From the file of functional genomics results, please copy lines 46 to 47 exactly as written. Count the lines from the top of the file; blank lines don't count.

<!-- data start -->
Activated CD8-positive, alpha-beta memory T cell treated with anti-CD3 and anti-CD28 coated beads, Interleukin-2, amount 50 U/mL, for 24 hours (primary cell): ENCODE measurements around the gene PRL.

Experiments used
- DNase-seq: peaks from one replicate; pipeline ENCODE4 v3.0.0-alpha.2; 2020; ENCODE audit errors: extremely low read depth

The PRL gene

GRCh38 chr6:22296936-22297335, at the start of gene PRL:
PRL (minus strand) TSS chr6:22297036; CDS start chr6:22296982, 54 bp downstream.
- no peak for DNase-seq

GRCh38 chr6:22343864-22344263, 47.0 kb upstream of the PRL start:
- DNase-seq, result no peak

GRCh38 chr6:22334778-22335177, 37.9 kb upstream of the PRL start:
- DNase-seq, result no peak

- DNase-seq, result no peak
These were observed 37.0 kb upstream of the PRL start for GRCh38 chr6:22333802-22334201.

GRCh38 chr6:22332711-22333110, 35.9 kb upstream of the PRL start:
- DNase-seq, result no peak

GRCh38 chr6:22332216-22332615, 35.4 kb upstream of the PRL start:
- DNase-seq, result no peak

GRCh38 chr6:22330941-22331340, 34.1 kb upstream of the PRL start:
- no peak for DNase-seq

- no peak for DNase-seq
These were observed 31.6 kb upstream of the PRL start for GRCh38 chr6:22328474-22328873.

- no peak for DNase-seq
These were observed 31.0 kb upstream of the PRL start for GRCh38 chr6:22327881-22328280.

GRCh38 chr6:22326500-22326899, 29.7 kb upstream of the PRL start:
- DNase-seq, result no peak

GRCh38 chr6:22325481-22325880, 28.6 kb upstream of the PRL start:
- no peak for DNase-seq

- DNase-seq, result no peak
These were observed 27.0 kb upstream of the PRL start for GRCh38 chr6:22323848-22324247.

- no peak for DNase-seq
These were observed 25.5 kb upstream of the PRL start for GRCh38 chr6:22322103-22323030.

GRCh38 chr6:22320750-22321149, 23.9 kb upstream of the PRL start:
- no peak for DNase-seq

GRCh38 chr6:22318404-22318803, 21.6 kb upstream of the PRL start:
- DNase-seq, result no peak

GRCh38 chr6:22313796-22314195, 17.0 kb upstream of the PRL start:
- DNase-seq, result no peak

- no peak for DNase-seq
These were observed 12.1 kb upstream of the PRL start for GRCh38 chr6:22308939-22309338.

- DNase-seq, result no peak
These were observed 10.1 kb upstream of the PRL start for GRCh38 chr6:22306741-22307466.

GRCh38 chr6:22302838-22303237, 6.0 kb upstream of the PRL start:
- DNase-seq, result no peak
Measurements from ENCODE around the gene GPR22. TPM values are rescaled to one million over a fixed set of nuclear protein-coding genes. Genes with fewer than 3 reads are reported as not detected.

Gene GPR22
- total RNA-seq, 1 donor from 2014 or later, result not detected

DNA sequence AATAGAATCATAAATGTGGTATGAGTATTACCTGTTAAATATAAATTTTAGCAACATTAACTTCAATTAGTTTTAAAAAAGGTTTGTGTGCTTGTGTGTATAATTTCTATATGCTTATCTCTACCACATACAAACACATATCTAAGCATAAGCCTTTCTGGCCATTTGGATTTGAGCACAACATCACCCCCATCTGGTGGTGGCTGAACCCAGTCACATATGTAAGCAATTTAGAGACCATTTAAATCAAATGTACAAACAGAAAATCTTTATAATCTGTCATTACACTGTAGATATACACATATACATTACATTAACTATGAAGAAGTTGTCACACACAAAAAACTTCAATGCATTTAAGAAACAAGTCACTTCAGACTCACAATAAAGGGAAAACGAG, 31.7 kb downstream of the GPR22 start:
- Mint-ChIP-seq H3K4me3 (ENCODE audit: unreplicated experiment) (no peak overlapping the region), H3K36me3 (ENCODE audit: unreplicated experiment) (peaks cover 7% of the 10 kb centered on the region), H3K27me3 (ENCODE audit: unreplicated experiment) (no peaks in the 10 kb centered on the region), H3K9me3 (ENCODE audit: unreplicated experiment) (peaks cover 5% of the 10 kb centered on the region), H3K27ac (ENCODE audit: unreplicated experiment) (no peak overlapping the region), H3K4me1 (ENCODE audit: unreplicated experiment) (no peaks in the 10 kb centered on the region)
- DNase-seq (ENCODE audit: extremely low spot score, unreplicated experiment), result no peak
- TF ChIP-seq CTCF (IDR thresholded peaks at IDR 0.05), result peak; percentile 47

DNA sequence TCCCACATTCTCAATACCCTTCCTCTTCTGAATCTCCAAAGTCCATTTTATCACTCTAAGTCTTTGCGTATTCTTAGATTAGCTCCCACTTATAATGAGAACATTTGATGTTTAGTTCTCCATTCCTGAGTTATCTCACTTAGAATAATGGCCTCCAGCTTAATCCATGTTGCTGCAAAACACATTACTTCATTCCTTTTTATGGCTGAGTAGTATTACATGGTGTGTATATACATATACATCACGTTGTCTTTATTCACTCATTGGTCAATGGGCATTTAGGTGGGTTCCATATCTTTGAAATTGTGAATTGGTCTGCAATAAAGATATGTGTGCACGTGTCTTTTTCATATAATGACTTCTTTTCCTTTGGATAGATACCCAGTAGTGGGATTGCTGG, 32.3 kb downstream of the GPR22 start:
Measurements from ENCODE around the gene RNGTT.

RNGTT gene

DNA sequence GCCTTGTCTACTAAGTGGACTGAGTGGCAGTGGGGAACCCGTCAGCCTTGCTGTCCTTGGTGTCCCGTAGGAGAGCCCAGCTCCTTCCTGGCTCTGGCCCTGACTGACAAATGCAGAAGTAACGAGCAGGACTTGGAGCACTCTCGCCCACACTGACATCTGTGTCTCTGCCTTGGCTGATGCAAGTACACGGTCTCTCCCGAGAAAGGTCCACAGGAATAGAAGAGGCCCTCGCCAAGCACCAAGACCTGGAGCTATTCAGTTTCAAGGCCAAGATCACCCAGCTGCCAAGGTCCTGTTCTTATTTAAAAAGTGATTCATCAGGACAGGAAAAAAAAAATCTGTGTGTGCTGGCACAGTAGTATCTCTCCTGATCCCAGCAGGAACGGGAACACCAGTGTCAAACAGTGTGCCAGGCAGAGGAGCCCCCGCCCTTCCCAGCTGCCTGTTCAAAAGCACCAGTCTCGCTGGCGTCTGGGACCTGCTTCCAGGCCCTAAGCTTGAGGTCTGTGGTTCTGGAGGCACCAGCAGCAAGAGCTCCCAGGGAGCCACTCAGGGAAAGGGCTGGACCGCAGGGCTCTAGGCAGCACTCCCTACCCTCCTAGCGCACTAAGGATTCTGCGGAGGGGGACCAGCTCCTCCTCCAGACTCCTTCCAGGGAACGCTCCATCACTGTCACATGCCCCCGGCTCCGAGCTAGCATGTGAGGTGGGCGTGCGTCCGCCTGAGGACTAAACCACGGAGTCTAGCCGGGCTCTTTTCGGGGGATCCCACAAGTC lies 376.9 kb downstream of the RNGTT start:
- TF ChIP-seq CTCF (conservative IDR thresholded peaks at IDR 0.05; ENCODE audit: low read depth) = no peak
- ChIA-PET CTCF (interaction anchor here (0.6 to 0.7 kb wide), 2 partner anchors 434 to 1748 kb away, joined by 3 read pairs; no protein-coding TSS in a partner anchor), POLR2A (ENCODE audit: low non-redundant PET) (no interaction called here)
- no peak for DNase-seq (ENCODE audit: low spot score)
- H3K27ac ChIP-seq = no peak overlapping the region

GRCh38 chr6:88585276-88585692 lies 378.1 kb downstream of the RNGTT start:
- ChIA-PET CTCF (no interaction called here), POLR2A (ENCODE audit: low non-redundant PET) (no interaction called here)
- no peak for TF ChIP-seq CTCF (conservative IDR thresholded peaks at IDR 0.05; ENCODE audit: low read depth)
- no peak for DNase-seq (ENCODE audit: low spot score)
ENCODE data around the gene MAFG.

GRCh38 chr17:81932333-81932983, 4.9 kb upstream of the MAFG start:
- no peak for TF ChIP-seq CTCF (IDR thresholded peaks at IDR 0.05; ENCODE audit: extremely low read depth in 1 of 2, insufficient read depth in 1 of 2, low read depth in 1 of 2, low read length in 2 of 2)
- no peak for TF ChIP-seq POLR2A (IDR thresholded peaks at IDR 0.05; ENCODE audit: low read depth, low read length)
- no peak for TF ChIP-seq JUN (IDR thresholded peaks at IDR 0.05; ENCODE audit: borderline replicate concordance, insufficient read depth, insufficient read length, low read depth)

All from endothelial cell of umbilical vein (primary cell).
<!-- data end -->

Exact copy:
- total RNA-seq, 1 donor from 2014 or later, result not detected

DNA sequence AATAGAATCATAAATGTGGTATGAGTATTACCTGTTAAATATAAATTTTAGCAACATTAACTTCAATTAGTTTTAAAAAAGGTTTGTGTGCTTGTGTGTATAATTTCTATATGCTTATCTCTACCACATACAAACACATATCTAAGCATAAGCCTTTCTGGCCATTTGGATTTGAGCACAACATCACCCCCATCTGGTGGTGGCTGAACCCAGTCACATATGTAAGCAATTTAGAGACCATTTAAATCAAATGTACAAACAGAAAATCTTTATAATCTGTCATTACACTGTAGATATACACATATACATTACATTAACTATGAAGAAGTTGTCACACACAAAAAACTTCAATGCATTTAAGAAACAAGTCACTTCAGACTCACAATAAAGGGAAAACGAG, 31.7 kb downstream of the GPR22 start: